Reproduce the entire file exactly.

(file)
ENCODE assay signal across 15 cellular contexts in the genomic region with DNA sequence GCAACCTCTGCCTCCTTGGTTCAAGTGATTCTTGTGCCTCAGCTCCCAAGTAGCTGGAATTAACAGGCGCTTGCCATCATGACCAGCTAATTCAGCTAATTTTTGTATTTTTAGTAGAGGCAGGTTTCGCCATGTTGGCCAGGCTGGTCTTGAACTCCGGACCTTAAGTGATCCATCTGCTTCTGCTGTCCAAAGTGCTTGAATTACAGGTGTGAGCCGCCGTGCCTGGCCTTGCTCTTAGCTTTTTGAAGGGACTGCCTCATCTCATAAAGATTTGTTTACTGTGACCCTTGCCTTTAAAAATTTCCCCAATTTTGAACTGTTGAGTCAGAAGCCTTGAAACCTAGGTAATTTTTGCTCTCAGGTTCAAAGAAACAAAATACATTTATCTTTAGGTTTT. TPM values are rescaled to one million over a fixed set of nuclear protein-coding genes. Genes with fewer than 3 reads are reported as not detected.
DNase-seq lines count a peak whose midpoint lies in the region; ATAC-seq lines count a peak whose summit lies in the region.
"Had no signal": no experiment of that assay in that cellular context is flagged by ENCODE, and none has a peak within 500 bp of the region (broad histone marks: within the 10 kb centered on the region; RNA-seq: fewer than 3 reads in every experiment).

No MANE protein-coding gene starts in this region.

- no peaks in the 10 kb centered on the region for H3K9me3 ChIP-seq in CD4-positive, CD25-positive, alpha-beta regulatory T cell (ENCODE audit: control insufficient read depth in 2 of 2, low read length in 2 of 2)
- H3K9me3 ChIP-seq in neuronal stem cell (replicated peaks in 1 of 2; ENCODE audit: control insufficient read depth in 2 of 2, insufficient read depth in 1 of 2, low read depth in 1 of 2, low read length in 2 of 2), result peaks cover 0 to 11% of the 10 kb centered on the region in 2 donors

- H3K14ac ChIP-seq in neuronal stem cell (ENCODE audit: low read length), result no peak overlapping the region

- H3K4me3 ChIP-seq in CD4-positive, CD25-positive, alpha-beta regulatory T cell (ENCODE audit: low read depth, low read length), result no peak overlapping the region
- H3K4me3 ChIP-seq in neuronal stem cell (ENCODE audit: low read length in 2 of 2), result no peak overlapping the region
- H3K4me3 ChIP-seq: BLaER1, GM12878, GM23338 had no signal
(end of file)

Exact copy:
ENCODE assay signal across 15 cellular contexts in the genomic region with DNA sequence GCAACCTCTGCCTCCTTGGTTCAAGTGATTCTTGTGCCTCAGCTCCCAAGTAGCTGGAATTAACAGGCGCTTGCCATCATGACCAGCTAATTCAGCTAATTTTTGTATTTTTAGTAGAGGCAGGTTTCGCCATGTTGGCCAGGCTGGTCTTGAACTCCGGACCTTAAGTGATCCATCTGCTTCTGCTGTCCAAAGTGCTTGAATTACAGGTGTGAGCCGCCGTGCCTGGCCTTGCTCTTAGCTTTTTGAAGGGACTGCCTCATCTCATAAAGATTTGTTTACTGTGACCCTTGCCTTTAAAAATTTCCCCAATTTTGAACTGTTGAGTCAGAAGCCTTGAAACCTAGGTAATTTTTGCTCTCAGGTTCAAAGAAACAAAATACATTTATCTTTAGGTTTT. TPM values are rescaled to one million over a fixed set of nuclear protein-coding genes. Genes with fewer than 3 reads are reported as not detected.
DNase-seq lines count a peak whose midpoint lies in the region; ATAC-seq lines count a peak whose summit lies in the region.
"Had no signal": no experiment of that assay in that cellular context is flagged by ENCODE, and none has a peak within 500 bp of the region (broad histone marks: within the 10 kb centered on the region; RNA-seq: fewer than 3 reads in every experiment).

No MANE protein-coding gene starts in this region.

- no peaks in the 10 kb centered on the region for H3K9me3 ChIP-seq in CD4-positive, CD25-positive, alpha-beta regulatory T cell (ENCODE audit: control insufficient read depth in 2 of 2, low read length in 2 of 2)
- H3K9me3 ChIP-seq in neuronal stem cell (replicated peaks in 1 of 2; ENCODE audit: control insufficient read depth in 2 of 2, insufficient read depth in 1 of 2, low read depth in 1 of 2, low read length in 2 of 2), result peaks cover 0 to 11% of the 10 kb centered on the region in 2 donors

- H3K14ac ChIP-seq in neuronal stem cell (ENCODE audit: low read length), result no peak overlapping the region

- H3K4me3 ChIP-seq in CD4-positive, CD25-positive, alpha-beta regulatory T cell (ENCODE audit: low read depth, low read length), result no peak overlapping the region
- H3K4me3 ChIP-seq in neuronal stem cell (ENCODE audit: low read length in 2 of 2), result no peak overlapping the region
- H3K4me3 ChIP-seq: BLaER1, GM12878, GM23338 had no signal